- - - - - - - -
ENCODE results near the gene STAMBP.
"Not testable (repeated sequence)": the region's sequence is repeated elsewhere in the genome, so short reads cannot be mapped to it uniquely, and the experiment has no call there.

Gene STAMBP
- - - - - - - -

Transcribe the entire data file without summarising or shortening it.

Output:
ENCODE results near the gene STAMBP.
"Not testable (repeated sequence)": the region's sequence is repeated elsewhere in the genome, so short reads cannot be mapped to it uniquely, and the experiment has no call there.

Gene STAMBP